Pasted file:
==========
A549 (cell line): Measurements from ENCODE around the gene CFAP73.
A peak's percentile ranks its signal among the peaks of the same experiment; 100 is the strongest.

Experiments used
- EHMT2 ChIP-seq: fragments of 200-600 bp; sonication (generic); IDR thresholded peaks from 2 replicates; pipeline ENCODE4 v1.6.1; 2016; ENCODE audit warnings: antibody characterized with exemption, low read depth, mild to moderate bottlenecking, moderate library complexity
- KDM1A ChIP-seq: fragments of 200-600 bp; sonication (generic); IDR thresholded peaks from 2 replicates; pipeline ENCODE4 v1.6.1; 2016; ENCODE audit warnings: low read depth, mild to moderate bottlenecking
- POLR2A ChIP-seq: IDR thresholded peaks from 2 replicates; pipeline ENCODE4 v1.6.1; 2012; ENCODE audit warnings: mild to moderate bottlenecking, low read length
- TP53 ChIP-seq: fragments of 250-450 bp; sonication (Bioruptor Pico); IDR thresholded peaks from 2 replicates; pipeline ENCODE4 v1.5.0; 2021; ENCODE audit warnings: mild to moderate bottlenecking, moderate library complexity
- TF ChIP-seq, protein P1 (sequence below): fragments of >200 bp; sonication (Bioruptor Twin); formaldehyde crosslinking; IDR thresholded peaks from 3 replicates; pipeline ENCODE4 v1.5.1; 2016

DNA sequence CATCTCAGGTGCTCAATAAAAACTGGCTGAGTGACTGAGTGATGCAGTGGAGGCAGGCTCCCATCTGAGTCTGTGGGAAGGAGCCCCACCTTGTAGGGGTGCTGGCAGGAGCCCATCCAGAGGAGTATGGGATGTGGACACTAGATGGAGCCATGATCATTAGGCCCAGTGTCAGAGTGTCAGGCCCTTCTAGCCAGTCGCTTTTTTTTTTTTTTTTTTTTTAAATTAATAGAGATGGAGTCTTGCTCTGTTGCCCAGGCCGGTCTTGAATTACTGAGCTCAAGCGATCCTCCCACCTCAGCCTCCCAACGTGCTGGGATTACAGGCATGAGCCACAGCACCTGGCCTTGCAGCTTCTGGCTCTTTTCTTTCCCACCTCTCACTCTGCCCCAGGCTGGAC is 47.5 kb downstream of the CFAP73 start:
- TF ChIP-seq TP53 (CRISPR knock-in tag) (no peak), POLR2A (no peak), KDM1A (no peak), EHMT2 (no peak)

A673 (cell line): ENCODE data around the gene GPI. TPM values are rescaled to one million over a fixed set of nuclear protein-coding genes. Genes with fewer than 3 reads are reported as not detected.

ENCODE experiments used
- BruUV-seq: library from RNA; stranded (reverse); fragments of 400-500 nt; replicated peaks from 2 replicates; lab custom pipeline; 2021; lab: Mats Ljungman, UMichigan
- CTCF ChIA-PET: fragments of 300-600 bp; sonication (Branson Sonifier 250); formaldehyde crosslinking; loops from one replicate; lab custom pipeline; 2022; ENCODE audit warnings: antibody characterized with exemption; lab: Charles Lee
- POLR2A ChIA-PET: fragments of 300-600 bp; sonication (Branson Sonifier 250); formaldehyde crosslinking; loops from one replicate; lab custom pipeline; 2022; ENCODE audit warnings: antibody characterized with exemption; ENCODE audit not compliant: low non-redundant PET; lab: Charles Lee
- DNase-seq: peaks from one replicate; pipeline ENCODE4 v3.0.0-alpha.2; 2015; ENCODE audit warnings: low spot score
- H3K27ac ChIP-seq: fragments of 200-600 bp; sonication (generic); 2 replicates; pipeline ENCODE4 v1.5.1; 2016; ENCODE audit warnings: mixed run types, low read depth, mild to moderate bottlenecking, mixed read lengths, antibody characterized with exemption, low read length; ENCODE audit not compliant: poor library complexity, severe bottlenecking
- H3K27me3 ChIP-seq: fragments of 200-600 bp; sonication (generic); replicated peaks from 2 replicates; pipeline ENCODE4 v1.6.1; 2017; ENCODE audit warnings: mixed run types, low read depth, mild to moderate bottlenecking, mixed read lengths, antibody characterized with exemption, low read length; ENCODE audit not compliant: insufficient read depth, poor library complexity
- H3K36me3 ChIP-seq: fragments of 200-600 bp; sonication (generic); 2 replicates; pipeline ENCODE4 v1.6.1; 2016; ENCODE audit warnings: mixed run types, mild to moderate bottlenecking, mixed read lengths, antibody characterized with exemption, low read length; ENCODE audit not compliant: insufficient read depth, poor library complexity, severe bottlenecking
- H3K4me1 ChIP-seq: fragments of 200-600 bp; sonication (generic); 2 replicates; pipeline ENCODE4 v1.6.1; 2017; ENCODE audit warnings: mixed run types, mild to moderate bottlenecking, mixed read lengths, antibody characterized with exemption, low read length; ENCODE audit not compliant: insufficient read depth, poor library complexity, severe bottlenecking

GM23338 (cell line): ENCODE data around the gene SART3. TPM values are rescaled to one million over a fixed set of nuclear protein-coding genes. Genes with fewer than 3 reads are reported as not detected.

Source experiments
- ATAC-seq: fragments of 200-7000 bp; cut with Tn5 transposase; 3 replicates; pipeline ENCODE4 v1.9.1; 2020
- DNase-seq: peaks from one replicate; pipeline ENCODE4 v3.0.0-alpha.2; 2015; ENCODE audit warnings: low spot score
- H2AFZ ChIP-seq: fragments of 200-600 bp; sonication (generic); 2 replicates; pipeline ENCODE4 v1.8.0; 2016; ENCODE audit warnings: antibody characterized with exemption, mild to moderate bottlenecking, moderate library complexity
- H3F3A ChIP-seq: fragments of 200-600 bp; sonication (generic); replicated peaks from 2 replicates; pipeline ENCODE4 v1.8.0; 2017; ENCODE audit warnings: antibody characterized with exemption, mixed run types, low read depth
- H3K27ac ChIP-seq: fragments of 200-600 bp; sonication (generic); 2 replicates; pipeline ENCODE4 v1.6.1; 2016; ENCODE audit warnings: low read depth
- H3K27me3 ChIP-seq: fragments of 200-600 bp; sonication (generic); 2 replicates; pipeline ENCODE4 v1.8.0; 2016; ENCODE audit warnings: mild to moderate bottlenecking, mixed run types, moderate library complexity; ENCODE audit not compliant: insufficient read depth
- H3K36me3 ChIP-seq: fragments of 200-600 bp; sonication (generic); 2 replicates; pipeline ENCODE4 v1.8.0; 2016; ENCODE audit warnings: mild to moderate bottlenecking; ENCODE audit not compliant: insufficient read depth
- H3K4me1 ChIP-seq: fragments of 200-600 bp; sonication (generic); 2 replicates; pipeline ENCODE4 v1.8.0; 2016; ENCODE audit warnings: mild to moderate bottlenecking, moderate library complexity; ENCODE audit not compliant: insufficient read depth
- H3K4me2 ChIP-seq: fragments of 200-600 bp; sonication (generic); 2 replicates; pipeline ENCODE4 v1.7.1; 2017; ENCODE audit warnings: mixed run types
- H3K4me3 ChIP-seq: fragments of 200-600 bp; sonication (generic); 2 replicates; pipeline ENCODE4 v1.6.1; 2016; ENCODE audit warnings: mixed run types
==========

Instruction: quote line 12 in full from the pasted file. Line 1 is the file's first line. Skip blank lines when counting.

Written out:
ENCODE experiments used